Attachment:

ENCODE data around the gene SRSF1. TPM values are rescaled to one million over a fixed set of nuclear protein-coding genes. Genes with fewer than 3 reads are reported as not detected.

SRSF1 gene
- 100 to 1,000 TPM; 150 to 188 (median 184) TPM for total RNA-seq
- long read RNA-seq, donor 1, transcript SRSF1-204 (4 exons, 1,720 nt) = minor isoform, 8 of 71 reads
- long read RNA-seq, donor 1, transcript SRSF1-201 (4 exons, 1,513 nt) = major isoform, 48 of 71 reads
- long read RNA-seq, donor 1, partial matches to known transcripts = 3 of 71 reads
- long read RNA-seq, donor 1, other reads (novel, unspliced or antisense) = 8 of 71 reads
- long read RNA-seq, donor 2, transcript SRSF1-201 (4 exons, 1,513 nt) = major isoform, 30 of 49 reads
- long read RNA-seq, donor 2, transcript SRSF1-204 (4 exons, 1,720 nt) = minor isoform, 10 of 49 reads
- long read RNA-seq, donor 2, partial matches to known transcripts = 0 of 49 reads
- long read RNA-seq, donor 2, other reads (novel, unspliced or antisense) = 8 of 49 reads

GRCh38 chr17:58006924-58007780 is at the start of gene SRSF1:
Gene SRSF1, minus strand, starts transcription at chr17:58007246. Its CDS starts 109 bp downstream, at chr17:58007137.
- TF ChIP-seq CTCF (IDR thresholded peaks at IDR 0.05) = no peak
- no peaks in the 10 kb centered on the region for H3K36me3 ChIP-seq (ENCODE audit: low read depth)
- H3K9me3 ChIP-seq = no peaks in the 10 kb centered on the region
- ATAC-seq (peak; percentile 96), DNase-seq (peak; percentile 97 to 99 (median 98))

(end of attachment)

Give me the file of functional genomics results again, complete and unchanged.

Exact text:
ENCODE data around the gene SRSF1. TPM values are rescaled to one million over a fixed set of nuclear protein-coding genes. Genes with fewer than 3 reads are reported as not detected.

SRSF1 gene
- 100 to 1,000 TPM; 150 to 188 (median 184) TPM for total RNA-seq
- long read RNA-seq, donor 1, transcript SRSF1-204 (4 exons, 1,720 nt) = minor isoform, 8 of 71 reads
- long read RNA-seq, donor 1, transcript SRSF1-201 (4 exons, 1,513 nt) = major isoform, 48 of 71 reads
- long read RNA-seq, donor 1, partial matches to known transcripts = 3 of 71 reads
- long read RNA-seq, donor 1, other reads (novel, unspliced or antisense) = 8 of 71 reads
- long read RNA-seq, donor 2, transcript SRSF1-201 (4 exons, 1,513 nt) = major isoform, 30 of 49 reads
- long read RNA-seq, donor 2, transcript SRSF1-204 (4 exons, 1,720 nt) = minor isoform, 10 of 49 reads
- long read RNA-seq, donor 2, partial matches to known transcripts = 0 of 49 reads
- long read RNA-seq, donor 2, other reads (novel, unspliced or antisense) = 8 of 49 reads

GRCh38 chr17:58006924-58007780 is at the start of gene SRSF1:
Gene SRSF1, minus strand, starts transcription at chr17:58007246. Its CDS starts 109 bp downstream, at chr17:58007137.
- TF ChIP-seq CTCF (IDR thresholded peaks at IDR 0.05) = no peak
- no peaks in the 10 kb centered on the region for H3K36me3 ChIP-seq (ENCODE audit: low read depth)
- H3K9me3 ChIP-seq = no peaks in the 10 kb centered on the region
- ATAC-seq (peak; percentile 96), DNase-seq (peak; percentile 97 to 99 (median 98))